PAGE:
It ends at I-75, just north of the Mackinac Bridge in St. Ignace; the eastern segment of US 2 traverses the northeastern part of New York and the northern New England states. The road starts at US 11, just 1 mile south of the Canadian border at Rouses Point in Champlain, New York. From there it crosses the Richelieu River at the outlet of
1890 United States Census
The Eleventh United States Census was taken beginning June 2, 1890. It determined the resident population of the United States to be 62,979,766—an increase of 25.5 percent over the 50,189,209 persons enumerated during the 1880 census. The data was tabulated by machine for the first time; the data reported that the distribution of the population had resulted in the disappearance of the American frontier. Most of the 1890 census materials were destroyed in a 1921 fire and fragments of the US census population schedule exist only for the states of Alabama, Illinois, New Jersey, New York, North Carolina, South Dakota, Texas, the District of Columbia; this was the first census in which a majority of states recorded populations of over one million, as well as the first in which multiple cities – New York as of 1880, Philadelphia – recorded populations of over one million. The census saw Chicago rank as the nation's second-most populous city, a position it would hold until 1990, in which Los Angeles would supplant it.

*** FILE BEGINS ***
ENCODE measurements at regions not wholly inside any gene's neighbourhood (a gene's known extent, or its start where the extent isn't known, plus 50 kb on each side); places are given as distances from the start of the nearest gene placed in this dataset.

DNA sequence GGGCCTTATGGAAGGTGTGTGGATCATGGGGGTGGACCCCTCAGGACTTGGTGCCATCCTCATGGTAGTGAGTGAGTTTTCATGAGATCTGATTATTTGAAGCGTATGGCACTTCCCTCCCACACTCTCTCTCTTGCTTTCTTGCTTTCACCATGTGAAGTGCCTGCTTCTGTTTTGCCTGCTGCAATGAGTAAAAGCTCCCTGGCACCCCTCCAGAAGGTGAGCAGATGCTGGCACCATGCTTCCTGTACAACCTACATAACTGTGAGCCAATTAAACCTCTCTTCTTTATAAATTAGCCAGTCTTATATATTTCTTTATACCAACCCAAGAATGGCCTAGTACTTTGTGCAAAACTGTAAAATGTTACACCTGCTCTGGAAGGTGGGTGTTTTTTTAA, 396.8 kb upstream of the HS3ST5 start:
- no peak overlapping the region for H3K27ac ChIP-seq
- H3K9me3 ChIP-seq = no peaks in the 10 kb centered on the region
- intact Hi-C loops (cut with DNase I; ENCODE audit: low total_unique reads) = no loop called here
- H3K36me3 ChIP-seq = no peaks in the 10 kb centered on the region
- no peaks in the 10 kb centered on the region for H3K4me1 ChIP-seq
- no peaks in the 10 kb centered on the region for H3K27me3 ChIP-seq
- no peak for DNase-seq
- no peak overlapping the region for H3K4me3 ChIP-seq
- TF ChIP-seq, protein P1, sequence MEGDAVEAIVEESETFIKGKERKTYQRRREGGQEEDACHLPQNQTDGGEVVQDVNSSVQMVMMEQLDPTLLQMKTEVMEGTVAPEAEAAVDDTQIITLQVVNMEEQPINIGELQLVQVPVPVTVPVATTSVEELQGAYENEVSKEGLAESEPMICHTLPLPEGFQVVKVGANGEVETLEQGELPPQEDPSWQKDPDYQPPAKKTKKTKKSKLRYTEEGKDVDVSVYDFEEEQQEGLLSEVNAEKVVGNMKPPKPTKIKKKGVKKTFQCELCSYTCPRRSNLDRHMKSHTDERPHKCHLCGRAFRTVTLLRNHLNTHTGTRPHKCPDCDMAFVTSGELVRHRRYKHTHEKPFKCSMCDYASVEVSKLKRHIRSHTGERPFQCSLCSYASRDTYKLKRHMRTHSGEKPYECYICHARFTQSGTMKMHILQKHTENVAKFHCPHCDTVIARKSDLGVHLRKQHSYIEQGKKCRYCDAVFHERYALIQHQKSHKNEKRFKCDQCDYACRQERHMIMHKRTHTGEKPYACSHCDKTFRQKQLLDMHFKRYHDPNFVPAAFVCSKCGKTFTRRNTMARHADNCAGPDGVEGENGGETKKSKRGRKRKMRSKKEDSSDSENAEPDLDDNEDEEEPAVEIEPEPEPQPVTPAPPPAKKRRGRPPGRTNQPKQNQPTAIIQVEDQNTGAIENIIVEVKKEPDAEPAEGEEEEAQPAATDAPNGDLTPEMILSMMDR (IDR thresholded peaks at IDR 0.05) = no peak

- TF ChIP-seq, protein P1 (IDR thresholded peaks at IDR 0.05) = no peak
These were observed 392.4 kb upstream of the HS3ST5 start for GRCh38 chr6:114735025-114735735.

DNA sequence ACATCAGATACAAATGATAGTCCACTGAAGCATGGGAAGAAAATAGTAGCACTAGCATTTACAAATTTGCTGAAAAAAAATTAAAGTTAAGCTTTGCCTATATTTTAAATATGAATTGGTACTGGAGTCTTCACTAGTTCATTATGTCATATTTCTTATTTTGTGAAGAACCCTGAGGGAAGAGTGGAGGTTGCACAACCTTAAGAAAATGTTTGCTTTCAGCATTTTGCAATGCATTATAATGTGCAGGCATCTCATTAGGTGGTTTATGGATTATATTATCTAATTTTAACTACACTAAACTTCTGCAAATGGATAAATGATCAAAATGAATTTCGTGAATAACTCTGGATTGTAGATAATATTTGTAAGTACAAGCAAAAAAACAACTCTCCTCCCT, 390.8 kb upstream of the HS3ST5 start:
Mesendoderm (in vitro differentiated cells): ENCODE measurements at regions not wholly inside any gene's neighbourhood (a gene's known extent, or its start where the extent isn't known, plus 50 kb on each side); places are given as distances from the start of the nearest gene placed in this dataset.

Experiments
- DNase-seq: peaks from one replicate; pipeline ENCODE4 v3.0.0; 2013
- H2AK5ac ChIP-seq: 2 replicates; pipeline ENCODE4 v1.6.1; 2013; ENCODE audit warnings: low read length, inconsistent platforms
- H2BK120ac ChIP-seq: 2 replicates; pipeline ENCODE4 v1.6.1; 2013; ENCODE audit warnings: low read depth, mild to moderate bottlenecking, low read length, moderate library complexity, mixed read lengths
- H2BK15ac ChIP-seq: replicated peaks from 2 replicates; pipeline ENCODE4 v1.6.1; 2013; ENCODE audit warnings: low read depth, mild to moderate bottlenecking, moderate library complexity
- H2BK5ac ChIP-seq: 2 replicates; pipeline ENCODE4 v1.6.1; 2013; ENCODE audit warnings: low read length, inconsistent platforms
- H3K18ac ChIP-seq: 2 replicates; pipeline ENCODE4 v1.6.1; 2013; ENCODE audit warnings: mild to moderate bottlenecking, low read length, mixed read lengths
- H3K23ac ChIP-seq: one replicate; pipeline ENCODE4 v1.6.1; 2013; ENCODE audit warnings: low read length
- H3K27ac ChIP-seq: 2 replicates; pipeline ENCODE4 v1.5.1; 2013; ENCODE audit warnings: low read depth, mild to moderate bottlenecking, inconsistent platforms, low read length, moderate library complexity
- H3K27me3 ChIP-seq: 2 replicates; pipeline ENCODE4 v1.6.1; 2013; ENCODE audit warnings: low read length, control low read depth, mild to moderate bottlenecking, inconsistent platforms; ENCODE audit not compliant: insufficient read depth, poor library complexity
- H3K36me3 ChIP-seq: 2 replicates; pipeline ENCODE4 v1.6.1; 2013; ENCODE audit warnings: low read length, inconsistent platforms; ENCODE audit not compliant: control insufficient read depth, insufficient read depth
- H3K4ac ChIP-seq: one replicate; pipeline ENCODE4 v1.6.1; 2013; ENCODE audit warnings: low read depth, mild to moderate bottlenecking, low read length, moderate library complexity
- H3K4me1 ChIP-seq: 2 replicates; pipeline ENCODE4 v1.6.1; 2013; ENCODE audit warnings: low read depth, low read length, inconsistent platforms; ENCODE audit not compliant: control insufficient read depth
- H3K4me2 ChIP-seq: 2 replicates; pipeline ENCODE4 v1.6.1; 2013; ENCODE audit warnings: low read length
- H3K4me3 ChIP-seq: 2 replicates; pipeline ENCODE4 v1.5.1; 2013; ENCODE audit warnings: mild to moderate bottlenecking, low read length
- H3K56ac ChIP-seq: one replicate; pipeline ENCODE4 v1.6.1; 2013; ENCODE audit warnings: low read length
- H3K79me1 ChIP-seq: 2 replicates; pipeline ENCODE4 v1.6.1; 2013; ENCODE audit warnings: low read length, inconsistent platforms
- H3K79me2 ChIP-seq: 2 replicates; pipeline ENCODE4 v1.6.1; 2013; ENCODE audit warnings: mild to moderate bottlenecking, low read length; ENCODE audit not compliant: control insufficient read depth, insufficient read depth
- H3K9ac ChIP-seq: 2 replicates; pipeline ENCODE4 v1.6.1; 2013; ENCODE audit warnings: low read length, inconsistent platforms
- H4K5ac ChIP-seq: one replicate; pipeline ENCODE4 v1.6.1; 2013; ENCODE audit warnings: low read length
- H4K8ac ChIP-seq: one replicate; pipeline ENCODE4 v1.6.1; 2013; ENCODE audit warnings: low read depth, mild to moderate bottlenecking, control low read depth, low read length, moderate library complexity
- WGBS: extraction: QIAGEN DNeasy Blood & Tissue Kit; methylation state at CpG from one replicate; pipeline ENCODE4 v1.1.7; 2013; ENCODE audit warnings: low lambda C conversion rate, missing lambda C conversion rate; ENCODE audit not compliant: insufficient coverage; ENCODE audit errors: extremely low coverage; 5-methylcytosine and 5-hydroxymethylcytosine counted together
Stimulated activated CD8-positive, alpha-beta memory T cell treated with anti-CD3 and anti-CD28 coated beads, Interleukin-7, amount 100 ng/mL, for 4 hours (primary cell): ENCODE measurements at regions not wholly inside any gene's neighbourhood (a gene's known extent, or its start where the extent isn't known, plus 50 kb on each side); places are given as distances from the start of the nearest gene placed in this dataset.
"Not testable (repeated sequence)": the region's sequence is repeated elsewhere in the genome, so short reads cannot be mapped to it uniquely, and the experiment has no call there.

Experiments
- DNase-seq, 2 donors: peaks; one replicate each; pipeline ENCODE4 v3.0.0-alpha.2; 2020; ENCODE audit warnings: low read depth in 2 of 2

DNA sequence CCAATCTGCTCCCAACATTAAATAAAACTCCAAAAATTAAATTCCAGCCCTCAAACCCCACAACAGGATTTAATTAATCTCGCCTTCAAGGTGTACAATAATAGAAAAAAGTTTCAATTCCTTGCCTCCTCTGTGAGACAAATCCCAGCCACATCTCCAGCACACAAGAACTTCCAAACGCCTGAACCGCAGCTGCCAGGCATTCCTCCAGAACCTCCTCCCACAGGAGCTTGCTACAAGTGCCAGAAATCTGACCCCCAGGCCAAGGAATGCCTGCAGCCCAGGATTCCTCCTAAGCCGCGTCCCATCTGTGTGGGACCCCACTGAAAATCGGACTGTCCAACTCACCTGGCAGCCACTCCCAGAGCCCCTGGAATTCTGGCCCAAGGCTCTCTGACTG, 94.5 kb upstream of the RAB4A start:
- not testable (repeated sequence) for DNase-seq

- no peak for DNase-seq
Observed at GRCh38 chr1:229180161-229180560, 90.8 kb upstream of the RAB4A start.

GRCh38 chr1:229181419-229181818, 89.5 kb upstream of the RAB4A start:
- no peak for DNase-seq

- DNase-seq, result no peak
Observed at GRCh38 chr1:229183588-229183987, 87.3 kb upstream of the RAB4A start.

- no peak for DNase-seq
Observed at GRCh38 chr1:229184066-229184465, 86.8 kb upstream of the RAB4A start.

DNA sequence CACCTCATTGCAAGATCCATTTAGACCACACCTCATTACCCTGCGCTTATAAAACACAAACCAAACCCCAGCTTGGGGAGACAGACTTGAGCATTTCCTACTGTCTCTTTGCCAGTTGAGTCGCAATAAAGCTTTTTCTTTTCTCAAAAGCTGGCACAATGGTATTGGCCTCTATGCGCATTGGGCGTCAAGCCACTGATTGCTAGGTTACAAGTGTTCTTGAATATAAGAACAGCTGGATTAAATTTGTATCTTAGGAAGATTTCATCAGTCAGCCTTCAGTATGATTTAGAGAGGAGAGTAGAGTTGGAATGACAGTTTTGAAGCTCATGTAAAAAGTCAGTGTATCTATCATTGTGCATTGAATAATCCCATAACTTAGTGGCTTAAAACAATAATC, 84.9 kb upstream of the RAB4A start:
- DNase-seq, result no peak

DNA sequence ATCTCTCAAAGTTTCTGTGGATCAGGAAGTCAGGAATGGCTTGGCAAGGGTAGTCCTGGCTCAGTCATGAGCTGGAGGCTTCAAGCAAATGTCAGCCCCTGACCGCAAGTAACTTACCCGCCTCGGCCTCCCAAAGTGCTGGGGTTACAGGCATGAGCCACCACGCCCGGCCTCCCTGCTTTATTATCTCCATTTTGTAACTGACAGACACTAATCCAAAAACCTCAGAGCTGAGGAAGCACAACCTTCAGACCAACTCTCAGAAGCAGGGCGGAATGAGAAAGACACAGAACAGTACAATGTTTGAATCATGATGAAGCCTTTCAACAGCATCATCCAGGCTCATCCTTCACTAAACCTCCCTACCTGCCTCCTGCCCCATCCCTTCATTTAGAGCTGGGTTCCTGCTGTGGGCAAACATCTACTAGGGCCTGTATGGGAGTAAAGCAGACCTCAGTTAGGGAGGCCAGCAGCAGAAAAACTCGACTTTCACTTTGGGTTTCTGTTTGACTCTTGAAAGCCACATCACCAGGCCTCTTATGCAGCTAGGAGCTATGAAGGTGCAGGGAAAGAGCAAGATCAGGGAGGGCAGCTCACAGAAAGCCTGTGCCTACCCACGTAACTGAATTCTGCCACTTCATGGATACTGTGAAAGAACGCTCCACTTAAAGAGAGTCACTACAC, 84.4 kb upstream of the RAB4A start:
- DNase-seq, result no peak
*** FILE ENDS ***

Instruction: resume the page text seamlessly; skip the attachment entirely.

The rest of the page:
The 1890 census collected the following information: The 1890 census was the first to be compiled using methods invented by Herman Hollerith and was overseen by Superintendents Robert P. Porter and Carroll D. Wright. Data was entered on a machine readable medium, punched cards, tabulated by machine; the net effect of the many changes from the 1880 census: the larger population, the number of data items to be collected, the Census Bureau headcount, the volume of scheduled publications, the use of Hollerith's electromechanical tabulators, was to reduce the time required to process the census from eight years for the 1880 census to six years for the 1890 census. The total population of 62,947,714, the family, or rough, was announced after only six weeks of processing; the public reaction to this tabulation was disbelief, as it was believed that the "right answer" was at least 75,000,000. The United States census of 1890 showed a total of 248,253 Native Americans living in the United States, down from 400,764 Native Americans identified in the census of 1850.